Gene Tierney drives the film with the most intense and nuanced performance of her screen career. Her Ellen is introspective, mysterious, athletic and smart, and Tierney makes her character polished, poised and confident, with a competitive streak that can get ruthless.
It’s a rare chance at a dynamic, complex character for Tierney and, under John Stahl’s direction, she creates tension between Ellen’s driving need to have Richard all to herself at whatever cost and a sympathy for her psychological affliction with suggestions of vulnerability. Stahl pushes the drama to sociopathic extremes and elevates the character from heartless femme fatale to tortured (but deadly) soul.
“Gene Tierney is one of the most underrated actresses of the Golden Era.” — Martin Scorsese
Gene Tierney’s personal life was a whirlwind – she came from a position of affluence and privilege, she escaped seduction by a tycoon, married a count, was engaged to a prince, and was courted by a future president. Along the way she found success on Broadway at age 19, made some excellent films, was nominated for an Oscar at age 25, worked with auteur directors Preminger, Stahl, Mankiewicz, Goulding and Dassin, and acted with stars Dana Andrews, Vincent Price, Tyrone Power, Rex Harrison, Jose Ferrer, George Sanders, Richard Widmark, Anne Baxter and Jeanne Crain.
Behind the fairy tale success, Gene’s life was fraught with setback and tragedy. Her first try in Hollywood fizzled, a family member embezzled her funds, she unknowingly contracted German measles while donating her time at a USO Hollywood Canteen during WWII and as a result her ﬁrst daughter was born with severe physical and mental disabilities. At the height of her career, Tierney herself struggled with mental illness.
Yet, through it all Gene Tierney persisted, courageous in speaking out publicly about her severe bouts of depression, a taboo subject for most of the twentieth century. Shortly after her last starring role (The Left Hand of God, with Bogart, 1955), she stepped away from Hollywood.
After years of treatment, including electroshock therapy that erased portions of her life from her memory, she returned for a comeback on the silver screen in 1962. But, she was past Hollywood’s macho constraints on starring roles for “older” women over forty. She made four films in supporting roles, 1962-1964, then retired from motion pictures.
1940 The Return of Frank James
1941 Hudson’s Bay
1941 Tobacco Road
1941 Belle Star
1941 The Shanghai Gesture
1942 Son of Fury
1942 Rings on Her Fingers
1942 Thunder Birds
1942 China Girl
1943 Heaven Can Wait
1944 A Bell for Adano
1945 Leave Her to Heaven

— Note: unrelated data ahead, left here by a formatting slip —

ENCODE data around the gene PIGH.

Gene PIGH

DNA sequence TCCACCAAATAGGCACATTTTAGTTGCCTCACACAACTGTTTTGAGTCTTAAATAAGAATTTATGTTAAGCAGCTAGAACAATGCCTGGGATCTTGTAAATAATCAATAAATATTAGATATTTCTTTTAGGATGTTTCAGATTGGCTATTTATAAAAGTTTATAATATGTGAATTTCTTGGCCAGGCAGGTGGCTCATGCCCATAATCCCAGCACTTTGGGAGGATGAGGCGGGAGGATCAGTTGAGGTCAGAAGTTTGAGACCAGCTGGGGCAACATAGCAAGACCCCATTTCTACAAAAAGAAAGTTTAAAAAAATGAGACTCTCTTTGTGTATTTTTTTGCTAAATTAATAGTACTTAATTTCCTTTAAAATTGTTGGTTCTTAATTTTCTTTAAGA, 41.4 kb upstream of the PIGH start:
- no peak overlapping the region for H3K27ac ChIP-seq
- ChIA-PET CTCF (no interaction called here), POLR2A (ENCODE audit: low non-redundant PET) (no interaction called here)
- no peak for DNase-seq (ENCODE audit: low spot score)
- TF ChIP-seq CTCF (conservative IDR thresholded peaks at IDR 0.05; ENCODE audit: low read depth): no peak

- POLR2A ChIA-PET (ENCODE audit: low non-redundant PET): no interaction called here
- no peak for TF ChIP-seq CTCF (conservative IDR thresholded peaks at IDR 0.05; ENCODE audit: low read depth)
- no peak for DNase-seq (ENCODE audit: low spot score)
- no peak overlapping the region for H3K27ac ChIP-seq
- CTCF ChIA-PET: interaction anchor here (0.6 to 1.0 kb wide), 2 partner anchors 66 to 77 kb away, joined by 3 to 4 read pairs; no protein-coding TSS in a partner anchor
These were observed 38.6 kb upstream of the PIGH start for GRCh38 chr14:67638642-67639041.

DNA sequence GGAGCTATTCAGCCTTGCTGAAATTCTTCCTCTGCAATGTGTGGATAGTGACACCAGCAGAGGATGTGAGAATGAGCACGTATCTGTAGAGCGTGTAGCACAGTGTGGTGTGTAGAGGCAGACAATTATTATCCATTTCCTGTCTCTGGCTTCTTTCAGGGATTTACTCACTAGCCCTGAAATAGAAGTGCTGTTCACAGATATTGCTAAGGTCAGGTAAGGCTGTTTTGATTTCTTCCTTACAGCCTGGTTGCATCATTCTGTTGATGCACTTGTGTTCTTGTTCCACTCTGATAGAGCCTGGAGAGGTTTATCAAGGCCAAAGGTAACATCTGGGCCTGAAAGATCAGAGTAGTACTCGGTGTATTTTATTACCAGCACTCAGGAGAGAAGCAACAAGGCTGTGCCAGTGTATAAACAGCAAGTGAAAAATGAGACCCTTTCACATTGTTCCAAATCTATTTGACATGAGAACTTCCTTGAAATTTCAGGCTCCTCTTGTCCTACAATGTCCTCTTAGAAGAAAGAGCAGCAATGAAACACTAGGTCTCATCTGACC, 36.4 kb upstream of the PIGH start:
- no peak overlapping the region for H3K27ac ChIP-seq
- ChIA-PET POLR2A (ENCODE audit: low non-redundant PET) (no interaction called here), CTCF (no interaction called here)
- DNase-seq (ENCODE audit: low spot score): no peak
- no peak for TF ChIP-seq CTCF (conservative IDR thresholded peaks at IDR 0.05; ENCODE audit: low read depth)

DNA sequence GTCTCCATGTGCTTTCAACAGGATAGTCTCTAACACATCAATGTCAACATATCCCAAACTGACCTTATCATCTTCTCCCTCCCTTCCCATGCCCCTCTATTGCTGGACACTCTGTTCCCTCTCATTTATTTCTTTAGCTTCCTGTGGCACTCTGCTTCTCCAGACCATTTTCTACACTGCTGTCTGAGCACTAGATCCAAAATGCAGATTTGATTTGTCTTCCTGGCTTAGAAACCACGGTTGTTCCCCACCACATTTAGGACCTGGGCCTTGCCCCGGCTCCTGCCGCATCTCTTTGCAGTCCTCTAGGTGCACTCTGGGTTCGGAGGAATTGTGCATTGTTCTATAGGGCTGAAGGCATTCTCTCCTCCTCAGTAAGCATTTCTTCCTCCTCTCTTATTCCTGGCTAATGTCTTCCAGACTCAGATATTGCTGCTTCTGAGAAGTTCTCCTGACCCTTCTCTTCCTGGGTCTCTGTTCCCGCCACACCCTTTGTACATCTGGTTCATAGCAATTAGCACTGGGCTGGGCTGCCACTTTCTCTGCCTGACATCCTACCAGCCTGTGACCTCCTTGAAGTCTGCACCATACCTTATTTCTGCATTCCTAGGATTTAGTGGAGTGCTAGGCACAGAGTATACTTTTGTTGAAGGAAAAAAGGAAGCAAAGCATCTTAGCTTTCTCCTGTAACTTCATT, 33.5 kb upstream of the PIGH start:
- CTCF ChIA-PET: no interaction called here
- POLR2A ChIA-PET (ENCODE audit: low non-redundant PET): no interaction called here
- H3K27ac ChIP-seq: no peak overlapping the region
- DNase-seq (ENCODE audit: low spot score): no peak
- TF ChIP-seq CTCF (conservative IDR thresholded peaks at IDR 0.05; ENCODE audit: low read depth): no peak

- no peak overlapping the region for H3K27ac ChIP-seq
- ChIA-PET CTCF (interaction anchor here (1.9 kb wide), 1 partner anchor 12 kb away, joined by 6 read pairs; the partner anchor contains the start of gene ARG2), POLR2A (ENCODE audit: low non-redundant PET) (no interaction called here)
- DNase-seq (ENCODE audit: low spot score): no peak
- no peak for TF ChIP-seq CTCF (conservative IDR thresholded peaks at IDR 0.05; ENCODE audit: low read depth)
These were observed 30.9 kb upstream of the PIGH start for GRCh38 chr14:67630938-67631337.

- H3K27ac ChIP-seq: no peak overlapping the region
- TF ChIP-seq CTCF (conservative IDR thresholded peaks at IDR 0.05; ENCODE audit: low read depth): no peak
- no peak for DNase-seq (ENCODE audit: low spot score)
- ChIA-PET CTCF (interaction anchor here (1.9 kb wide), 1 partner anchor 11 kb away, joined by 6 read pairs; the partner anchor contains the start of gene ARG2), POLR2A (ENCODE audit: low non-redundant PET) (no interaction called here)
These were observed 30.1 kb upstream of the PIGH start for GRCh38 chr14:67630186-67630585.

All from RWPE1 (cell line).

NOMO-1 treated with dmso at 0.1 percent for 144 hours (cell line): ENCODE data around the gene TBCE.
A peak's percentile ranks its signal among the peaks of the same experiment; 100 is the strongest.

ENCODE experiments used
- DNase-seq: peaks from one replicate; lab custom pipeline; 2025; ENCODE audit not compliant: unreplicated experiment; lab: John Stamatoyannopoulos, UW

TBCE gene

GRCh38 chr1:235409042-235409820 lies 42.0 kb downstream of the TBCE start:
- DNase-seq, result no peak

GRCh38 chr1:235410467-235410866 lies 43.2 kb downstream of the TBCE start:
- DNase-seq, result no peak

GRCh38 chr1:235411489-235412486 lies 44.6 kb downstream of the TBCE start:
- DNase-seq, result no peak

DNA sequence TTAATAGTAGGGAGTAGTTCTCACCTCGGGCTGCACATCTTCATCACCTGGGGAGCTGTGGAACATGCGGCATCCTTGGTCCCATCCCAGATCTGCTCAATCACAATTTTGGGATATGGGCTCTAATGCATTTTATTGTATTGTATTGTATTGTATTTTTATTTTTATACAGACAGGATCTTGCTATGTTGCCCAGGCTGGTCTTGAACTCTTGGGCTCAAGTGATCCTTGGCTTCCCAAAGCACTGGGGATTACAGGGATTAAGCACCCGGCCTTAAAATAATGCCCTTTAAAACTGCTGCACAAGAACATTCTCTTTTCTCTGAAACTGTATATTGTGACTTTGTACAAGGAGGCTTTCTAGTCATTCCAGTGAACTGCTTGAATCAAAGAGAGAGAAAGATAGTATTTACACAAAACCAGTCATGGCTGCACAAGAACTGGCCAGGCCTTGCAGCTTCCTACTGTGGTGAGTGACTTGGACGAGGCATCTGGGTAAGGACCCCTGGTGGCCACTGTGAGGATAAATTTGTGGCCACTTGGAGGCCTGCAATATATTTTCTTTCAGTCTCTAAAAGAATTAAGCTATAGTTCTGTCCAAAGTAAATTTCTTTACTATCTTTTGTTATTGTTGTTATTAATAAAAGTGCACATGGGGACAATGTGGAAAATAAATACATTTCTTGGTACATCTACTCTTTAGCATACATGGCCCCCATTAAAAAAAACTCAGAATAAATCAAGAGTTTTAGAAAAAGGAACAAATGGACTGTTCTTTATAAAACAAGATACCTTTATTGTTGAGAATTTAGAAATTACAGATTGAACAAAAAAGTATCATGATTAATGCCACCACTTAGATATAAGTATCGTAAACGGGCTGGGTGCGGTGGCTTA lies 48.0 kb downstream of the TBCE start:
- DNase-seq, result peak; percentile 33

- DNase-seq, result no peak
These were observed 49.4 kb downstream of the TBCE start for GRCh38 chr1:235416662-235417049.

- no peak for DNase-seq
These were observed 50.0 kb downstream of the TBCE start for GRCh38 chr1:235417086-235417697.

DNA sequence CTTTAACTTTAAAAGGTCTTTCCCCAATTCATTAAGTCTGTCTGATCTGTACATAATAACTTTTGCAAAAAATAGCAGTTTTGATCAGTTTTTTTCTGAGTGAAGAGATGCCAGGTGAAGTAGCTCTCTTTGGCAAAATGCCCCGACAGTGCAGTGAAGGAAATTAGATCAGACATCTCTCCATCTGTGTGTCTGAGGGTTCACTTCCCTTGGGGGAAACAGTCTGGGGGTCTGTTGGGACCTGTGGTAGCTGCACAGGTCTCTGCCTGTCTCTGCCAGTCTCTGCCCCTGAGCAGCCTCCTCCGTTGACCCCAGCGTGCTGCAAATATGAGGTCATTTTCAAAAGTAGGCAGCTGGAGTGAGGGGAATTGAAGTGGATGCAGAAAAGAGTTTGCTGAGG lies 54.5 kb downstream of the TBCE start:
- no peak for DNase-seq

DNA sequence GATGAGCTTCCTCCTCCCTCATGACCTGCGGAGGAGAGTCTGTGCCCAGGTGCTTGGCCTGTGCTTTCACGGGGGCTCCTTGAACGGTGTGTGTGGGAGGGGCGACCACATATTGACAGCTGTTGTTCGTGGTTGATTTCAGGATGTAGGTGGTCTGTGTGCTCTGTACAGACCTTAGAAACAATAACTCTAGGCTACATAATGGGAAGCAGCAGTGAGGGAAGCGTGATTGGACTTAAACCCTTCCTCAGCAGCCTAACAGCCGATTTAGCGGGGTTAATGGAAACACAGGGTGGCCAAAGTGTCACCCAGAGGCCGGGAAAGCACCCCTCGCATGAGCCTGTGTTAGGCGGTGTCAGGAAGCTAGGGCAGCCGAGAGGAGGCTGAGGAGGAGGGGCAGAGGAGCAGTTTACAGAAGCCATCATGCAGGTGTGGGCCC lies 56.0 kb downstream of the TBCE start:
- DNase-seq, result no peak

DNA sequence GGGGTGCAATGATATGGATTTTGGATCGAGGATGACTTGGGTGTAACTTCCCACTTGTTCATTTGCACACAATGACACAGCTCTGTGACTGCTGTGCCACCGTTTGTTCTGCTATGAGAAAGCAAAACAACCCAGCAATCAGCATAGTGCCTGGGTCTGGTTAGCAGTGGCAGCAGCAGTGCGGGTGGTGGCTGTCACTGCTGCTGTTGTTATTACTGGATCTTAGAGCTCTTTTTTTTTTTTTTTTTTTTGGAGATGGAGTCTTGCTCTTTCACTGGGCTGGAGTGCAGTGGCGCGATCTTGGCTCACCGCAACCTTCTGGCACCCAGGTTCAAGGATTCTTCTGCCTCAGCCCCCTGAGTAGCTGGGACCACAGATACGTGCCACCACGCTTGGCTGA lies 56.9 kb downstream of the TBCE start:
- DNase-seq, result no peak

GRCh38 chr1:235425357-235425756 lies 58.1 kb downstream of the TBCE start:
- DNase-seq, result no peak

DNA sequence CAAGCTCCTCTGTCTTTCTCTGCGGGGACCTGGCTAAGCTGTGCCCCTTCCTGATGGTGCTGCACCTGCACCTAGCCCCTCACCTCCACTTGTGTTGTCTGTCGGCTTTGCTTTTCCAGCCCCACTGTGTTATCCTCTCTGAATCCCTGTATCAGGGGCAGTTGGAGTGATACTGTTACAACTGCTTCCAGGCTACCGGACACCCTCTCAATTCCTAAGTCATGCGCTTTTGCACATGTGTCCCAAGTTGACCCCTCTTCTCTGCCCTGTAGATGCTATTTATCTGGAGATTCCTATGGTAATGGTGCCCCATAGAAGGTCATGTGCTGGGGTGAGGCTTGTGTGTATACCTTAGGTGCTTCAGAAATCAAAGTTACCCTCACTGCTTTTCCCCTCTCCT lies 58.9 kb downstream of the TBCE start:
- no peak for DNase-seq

1946 The Razor’s Edge
1947 The Ghost and Mrs. Muir
1948 That Wonderful Urge
1948 The Iron Curtain
1950 Night and The City
1950 Where the Sidewalk Ends
1951 Close To My Heart
1951 The Mating Season
1951 On the Riviera
1951 The Secret of Convict Lake
1952 Way of a Gaucho
1952 Plymouth Adventure
1953 Never Let Me Go
1953 Personal Affair
1954 The Egyptian
1954 Black Widow
1955 The Left Hand of God
1962 Advise and Consent
1963 Four Nights of the Full Moon
1963 Toys in the Attic
1964 The Pleasure Seekers
At NKU, he is currently Chair of the English Department, Director of the Cinema Studies Program, and has been instrumental in bringing the Festival of New French Films to campus.
John is a graduate of the University of Southern California (BA, English, 1981) and UCLA (MA, English 1984 and Ph.D., English, 1989). He recently authored Screen Ages: A Survey of American Cinema, and his current projects include work on gender in American cinema and television; writing in the digital age; and the movie adaptations of the Harry Potter series.
Tim operates The Garfield Theatre and is a founder and president of Cincinnati World Cinema, with a 22-year history of film programming and presentation, including world premieres and festivals. Prior to CWC, he spent two decades as a live events producer, focusing on music, theatre and the arts.
His experience includes management, marketing, finance, IT and event production. Specializing in short film and documentaries, Tim’s passion, and CWC’s mission, is building a film community to experience high-quality international, independent and short-form cinema not otherwise available in this market.
DRINKS & DINING
For CWC patrons, the Butcher and Barrel offers a 15% discount on your order, excluding alcohol; menu is on the website. Reservations are strongly recommended, especially if you are dining between a CWC double feature. You should offer your online confirmation or ticket from the event, and let your server know if there are time constraints. The discount is valid only for the date of ticket.
HOURS: MON, closed; TUE-WED-THS, 4-10 pm; FRI-SAT, 4-12 am; SUN, 4-10 pm. The kitchen closes one hour before the restaurant, every night. Hours and menu subject to change – check the website before booking.
RESERVATIONS REQUESTED: 513-954-8974 or thebutcherbarrel.com.